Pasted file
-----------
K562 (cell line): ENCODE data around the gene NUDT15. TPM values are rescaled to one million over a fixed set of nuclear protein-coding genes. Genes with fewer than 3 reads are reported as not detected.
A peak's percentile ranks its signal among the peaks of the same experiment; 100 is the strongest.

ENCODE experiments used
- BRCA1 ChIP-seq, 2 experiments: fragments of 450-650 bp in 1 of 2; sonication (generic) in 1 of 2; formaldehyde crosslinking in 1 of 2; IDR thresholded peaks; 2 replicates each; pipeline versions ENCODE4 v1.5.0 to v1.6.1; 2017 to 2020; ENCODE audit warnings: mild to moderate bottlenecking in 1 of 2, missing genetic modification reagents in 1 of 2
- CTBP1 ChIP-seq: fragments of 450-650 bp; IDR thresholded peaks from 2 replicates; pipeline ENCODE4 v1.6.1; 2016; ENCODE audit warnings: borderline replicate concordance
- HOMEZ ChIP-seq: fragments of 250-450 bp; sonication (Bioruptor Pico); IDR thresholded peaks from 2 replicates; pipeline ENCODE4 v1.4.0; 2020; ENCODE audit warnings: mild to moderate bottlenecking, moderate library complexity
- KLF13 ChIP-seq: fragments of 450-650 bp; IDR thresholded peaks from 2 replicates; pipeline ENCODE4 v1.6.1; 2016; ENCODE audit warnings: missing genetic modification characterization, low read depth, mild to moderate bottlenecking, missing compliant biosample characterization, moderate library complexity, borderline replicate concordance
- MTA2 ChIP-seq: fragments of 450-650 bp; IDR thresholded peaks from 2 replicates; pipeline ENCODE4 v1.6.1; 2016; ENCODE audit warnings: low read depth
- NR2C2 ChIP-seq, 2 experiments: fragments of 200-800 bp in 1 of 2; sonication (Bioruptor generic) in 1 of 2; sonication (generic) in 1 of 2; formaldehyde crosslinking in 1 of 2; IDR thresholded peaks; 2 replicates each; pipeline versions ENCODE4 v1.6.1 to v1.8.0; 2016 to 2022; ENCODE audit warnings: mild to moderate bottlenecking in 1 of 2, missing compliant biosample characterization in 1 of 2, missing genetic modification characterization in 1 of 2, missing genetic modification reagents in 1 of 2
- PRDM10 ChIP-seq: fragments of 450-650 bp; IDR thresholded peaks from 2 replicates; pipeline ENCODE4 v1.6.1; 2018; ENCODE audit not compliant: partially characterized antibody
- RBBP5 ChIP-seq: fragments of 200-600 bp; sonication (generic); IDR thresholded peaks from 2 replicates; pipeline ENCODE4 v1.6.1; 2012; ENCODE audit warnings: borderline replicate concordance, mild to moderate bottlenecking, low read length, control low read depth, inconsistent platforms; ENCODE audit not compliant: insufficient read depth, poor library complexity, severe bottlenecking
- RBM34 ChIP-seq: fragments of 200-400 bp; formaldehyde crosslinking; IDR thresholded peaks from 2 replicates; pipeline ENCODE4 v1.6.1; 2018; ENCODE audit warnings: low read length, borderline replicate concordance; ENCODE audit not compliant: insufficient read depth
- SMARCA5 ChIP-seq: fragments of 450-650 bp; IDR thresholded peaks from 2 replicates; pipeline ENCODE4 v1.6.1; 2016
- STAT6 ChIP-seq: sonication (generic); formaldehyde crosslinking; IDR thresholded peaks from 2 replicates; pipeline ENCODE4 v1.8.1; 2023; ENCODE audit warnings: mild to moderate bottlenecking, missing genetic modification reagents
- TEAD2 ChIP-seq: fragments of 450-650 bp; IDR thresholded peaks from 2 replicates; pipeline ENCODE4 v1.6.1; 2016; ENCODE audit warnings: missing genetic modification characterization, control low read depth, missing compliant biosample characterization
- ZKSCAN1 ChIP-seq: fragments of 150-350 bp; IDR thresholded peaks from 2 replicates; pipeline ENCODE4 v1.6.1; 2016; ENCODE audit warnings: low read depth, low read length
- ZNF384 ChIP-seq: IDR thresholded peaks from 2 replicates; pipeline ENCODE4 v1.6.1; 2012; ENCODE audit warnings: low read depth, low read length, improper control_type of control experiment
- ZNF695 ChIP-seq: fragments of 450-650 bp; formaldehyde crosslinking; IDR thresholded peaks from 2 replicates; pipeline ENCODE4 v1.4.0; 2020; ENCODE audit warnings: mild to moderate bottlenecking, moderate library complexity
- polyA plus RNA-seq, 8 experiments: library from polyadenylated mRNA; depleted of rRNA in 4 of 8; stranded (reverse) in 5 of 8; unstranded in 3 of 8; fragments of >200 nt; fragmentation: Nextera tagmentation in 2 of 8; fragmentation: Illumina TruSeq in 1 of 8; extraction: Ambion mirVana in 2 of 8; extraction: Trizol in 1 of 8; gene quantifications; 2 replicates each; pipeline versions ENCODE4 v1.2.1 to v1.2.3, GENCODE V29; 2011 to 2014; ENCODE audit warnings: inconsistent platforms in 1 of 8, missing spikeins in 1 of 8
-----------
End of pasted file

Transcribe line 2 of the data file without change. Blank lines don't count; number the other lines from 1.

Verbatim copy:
A peak's percentile ranks its signal among the peaks of the same experiment; 100 is the strongest.